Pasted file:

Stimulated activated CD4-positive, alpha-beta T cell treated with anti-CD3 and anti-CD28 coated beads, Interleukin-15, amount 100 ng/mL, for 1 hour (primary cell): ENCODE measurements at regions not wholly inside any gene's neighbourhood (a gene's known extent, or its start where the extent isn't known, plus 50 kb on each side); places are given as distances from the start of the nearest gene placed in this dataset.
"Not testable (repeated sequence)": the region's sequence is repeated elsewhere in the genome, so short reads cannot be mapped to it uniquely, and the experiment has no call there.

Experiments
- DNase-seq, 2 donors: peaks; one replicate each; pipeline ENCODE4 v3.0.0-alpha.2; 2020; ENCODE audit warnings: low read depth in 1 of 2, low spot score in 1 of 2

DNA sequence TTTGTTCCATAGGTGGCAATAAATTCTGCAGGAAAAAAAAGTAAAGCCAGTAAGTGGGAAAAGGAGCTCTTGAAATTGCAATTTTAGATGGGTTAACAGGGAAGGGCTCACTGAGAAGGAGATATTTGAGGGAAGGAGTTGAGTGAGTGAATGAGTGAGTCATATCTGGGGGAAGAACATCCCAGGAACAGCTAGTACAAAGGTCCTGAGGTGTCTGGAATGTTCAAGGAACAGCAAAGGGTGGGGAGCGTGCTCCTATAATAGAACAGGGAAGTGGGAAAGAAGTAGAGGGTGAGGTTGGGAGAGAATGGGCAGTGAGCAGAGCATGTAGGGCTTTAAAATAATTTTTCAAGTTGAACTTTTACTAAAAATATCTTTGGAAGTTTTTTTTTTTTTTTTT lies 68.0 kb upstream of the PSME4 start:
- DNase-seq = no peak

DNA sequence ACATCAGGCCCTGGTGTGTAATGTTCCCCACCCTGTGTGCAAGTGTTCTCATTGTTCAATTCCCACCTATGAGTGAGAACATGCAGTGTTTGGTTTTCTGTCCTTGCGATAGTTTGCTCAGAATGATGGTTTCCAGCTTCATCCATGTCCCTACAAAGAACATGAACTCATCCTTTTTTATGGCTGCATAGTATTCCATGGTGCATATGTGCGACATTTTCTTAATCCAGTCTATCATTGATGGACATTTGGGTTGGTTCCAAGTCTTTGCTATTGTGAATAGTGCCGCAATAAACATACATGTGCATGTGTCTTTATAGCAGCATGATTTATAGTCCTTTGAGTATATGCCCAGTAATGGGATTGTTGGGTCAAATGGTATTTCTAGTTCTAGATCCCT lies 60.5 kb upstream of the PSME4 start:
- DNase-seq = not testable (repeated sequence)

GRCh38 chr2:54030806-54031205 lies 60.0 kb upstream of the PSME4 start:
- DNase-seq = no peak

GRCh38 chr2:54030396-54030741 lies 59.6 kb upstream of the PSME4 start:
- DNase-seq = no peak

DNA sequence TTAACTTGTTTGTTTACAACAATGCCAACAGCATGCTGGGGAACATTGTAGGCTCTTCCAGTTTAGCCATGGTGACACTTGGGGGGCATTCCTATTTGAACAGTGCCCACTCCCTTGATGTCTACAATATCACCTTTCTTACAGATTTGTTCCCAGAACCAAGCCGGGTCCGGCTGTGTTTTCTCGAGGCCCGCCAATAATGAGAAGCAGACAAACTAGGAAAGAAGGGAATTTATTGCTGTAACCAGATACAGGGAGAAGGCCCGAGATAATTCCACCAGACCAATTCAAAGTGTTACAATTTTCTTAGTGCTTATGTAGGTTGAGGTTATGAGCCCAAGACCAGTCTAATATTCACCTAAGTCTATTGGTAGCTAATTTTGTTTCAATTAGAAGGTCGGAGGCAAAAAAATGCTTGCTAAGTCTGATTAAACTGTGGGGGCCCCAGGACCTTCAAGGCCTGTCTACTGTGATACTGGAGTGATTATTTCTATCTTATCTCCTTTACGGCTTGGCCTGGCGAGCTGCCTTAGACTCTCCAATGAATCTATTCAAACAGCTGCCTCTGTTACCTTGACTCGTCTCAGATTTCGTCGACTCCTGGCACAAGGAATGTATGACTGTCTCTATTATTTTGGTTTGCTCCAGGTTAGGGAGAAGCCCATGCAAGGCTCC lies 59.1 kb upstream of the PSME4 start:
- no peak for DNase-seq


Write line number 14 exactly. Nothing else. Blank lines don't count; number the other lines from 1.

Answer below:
- no peak for DNase-seq